As best I can tell, “nut roasts” are largely a British vegetarian phenomenon. I’m pretty sure if an American had created this, it would have been named “I Can’t Believe It’s Not Meatloaf.” Despite the long ingredient list and the fact that its preparation put me through the paces, the end result was both beautiful and delicious. It has a deep, meaty flavor from multiple mushroom varieties, plus an exciting texture from the crunchy pistachios and almonds. It’s made even more festive by the lightly-sweetened cranberries on top which roast on bottom (like an upside-down cake!). Even more enjoyable than the first presentation was heating up leftover slices in a hot skillet and getting a little bit of searing on both sides!
And, of course, our tradition of the “Christmas Cake” was continued. Each year, James and I select a recipe that’s as over-the-top decadent and involved as we can stand. Then, we tackle the recipe serving up an extensive critique along with the slices. James found this year’s recipe in Southern Living’s archives.
Out of 5 possible stars (5 stars being ultimate cake perfection), James and I agree this cake recipe was a solid 4. Beautiful presentation (I did my best to decorate it as instructed by the recipe)! The bourbon custard cream is delicious! The texture of the cake is moist but still nicely airy — especially served room temperature. The fresh nutmeg on top is refreshing and adds a needed egg nog lilt to the whole thing.
We felt this recipe fell short in a few key areas:
- It wasn’t possible to get all the custard between the cake layers, and unfortunately the custard turned out to be this cake’s single biggest flavor attraction. The layers were too thin and tender to be split, otherwise we could have turned three layers into SIX and added more custard.
- The cake layers had lovely vanilla flavor, a slightly buttery essence, but it was hardly egg nog-flavored (not nearly enough nutmeg and cinnamon).
- The frosting (American-style buttercream using butter and confectioner’s sugar) was alarmingly sweet (2-pounds of sugar in the frosting, people). Like the cake, it didn’t taste at all like egg nog. Though far better than a tub of store-bought frosting, we felt it was almost offensively sweet and needed to be brought down several pegs.
In sum, a truly 5-star cake overwhelms the senses and makes you forget all about calories and guilt. In my opinion, only 5-star cakes are truly worthy of hefty calorie counts! A serving of this cake (1/16th), weighs in at 741 calories (the bulk from the confectioner’s sugar [3,529 calories]!). We really enjoyed this year’s recipe, but were never unaware how many calories we were shoveling in with each forkful. All nit-picking aside, it was a celebratory, decadent treat (one we may someday re-tweak and improve). We enjoyed several slices ourselves and found some folks willing to help us devour the remainder (another fun part of the tradition!).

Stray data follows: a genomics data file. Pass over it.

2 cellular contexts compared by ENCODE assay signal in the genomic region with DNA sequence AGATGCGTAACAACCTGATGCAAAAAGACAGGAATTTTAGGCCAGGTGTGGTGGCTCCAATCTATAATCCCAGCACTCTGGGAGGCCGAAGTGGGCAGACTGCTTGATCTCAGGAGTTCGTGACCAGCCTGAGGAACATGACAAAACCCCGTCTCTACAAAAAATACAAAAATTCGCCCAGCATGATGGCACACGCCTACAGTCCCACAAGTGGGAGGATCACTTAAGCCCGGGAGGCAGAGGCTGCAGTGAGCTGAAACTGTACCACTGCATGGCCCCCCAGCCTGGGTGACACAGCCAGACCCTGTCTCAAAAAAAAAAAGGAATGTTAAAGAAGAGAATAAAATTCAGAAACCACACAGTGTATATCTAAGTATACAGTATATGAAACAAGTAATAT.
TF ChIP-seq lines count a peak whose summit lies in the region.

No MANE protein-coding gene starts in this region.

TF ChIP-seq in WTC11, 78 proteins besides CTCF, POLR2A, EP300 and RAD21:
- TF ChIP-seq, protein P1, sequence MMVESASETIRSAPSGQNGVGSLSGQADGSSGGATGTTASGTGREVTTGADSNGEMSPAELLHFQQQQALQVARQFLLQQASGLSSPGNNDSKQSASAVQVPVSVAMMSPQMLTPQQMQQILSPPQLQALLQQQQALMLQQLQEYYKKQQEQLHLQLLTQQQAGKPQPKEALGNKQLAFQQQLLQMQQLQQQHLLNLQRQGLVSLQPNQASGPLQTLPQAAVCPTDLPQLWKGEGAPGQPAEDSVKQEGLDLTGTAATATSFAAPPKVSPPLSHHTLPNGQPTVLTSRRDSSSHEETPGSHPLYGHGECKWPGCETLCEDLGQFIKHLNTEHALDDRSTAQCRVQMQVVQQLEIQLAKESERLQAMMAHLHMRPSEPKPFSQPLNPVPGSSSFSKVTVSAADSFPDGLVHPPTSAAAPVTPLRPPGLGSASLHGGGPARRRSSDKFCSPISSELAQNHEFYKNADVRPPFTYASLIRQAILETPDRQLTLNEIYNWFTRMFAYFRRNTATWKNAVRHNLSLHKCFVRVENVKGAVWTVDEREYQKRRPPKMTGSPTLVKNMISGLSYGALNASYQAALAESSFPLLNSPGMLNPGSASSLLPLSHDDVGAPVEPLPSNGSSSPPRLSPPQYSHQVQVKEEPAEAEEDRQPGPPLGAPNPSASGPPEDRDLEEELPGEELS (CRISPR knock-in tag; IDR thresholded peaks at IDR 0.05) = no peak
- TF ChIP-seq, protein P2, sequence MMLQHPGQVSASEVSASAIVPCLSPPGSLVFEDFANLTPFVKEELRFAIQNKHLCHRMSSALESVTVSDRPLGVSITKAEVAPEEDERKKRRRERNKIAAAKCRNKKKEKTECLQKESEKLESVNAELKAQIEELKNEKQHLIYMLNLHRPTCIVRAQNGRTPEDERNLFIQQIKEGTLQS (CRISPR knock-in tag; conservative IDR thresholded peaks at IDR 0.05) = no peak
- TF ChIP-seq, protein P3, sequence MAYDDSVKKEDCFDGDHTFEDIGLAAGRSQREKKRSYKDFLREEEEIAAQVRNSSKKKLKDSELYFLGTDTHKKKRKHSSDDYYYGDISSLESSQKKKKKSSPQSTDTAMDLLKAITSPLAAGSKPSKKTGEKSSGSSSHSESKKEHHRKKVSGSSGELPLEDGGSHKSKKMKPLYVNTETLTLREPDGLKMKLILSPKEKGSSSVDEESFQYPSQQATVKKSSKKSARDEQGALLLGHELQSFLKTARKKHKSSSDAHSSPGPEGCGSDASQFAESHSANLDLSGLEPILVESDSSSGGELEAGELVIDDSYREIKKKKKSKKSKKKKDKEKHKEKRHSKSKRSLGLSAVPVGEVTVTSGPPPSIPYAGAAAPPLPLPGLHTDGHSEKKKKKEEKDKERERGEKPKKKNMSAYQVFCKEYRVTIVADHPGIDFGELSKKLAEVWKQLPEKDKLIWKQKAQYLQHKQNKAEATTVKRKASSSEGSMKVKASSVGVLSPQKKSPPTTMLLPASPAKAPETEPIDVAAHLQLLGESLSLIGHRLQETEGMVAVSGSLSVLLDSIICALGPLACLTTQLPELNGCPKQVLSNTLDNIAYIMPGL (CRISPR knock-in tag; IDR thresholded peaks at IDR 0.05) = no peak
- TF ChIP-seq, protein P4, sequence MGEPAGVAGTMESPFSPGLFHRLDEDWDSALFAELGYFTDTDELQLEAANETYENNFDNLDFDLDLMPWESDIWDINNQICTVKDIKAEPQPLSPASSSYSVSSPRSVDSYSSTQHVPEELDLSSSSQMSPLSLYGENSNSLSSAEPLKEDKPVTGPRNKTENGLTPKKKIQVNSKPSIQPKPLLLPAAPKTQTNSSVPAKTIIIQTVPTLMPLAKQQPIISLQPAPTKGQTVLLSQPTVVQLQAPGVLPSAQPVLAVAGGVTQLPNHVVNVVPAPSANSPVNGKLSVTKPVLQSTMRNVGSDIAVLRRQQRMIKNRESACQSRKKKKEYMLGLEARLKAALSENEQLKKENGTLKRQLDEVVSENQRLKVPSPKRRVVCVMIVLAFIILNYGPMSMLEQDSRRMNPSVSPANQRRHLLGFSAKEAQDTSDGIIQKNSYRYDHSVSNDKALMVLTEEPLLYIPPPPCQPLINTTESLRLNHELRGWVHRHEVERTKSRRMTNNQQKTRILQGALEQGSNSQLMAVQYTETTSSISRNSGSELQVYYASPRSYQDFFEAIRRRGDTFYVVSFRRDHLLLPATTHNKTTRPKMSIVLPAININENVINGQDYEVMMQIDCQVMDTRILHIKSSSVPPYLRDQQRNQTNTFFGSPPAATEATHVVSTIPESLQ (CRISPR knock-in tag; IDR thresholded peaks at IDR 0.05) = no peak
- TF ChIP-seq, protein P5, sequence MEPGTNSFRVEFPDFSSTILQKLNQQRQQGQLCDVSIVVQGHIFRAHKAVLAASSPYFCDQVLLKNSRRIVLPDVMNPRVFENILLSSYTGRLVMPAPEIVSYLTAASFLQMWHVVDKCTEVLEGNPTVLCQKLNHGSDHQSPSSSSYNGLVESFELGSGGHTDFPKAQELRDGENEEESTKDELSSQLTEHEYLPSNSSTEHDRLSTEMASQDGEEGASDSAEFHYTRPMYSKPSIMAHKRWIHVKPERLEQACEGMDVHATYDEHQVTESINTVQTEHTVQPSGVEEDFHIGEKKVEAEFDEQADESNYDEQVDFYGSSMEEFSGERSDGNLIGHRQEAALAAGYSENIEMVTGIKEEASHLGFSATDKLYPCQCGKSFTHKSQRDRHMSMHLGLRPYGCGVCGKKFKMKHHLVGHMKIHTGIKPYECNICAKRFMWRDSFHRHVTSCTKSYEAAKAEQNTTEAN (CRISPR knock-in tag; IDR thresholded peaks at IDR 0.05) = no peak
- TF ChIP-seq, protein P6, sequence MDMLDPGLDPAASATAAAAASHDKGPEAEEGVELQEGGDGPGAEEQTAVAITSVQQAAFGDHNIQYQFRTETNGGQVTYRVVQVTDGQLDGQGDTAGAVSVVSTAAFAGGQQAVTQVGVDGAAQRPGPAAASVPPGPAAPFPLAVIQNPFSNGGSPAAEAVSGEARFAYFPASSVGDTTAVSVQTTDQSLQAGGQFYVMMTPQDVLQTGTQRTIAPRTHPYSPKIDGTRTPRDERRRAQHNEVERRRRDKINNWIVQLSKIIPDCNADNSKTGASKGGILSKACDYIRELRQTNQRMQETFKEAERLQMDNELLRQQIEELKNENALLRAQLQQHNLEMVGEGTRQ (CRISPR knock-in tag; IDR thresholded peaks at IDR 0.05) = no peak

Of course, our “Christmas Cake” isn’t the only Christmas cake we partake of each season. I also love preparing and sharing the traditional Cáca Nollag (Irish Christmas Cake). But, since the cake stand is occupied on December 25th and for several days afterward, we don’t actually break out the Irish cake until closer to New Year — when practically everyone needs a nip of whiskey whether they realize it or not.
I’ll remember the love…
On Christmas Day, after breakfast but before coffee, James and I exchanged gifts. For the first time ever, we’d set ourselves with a firm spending limit: a reminder that gift-giving is about love and remembrance more than it is about generosity (i.e., over-spending). And, you know what? The obvious fact that we hadn’t broken the bank for one another didn’t put a damper on the gift-giving at all. If anything, it made them somehow more meaningful.
Of all the gifts he gave me, I think the one that touched me most was a gift card to Wool & Honey. Wool & Honey is a really cool yarn and knitting store located in the town just next door to us. Nicole stopped in there at least twice each time she visited us. She enjoyed knitting (with only the best quality yarns and coolest colors), but she especially enjoyed talking with Melissa, the owner. Another way I plan to honor Nicole in 2020 is by learning to knit. That’s one of the reasons the gift was so touching, but James also told me he spoke to Melissa when he stopped in to get the gift certificate and she actually remembered Nicole — even though it’d been at least five years since Nicole had been by. She even kinda knew who we were because Nicole had told her so much about us. Melissa remembering Nicole made a little spark of bittersweet joy… to think that someone else knew our friend.
Among the gifts I gave to James, I think the one I was most excited about was the travel guide for Nova Scotia. We’re planning to finally make a trip there in 2020 — as a grand vacation, but also to celebrate our 15th anniversary. I was also proud of myself for finding a CD James would not only like but that he didn’t already own (no small feat).
I’ll remember the quiet…
And now, after Christmas as 2019 slowly draws to a close, I’m relishing the quiet that comes from a calendar with nothing on it. I’m grateful for everything that came my way in the old year — even the things that seemed insurmountable at the time. But I think I’m even more excited for the blank slate of 2020, the chance to keep building and learning.
In the meantime, while we’re waiting for 2020 to get here (and earnestly hoping for snow and actual winter weather to return), we’re enjoying quiet evenings with good books, cheesy sitcoms, sinful candies from our Christmas stockings, and visions of the New Year slowly taking shape.
I hope your holidays were as nice as ours. Whether you’re near or far, you’re close to our hearts. May the New Year bring you peace.